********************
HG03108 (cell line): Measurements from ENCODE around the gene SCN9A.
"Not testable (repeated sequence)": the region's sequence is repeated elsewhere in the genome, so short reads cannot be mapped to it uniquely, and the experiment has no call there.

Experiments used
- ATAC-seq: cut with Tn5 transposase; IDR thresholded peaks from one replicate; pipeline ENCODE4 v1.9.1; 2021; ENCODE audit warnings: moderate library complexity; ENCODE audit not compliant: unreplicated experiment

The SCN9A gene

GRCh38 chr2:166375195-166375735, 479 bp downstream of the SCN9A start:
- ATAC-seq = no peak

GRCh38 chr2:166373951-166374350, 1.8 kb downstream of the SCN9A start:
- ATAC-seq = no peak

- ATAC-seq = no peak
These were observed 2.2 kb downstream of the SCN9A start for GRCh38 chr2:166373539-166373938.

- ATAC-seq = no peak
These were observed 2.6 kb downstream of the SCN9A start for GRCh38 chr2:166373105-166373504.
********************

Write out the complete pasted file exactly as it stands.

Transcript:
HG03108 (cell line): Measurements from ENCODE around the gene SCN9A.
"Not testable (repeated sequence)": the region's sequence is repeated elsewhere in the genome, so short reads cannot be mapped to it uniquely, and the experiment has no call there.

Experiments used
- ATAC-seq: cut with Tn5 transposase; IDR thresholded peaks from one replicate; pipeline ENCODE4 v1.9.1; 2021; ENCODE audit warnings: moderate library complexity; ENCODE audit not compliant: unreplicated experiment

The SCN9A gene

GRCh38 chr2:166375195-166375735, 479 bp downstream of the SCN9A start:
- ATAC-seq = no peak

GRCh38 chr2:166373951-166374350, 1.8 kb downstream of the SCN9A start:
- ATAC-seq = no peak

- ATAC-seq = no peak
These were observed 2.2 kb downstream of the SCN9A start for GRCh38 chr2:166373539-166373938.

- ATAC-seq = no peak
These were observed 2.6 kb downstream of the SCN9A start for GRCh38 chr2:166373105-166373504.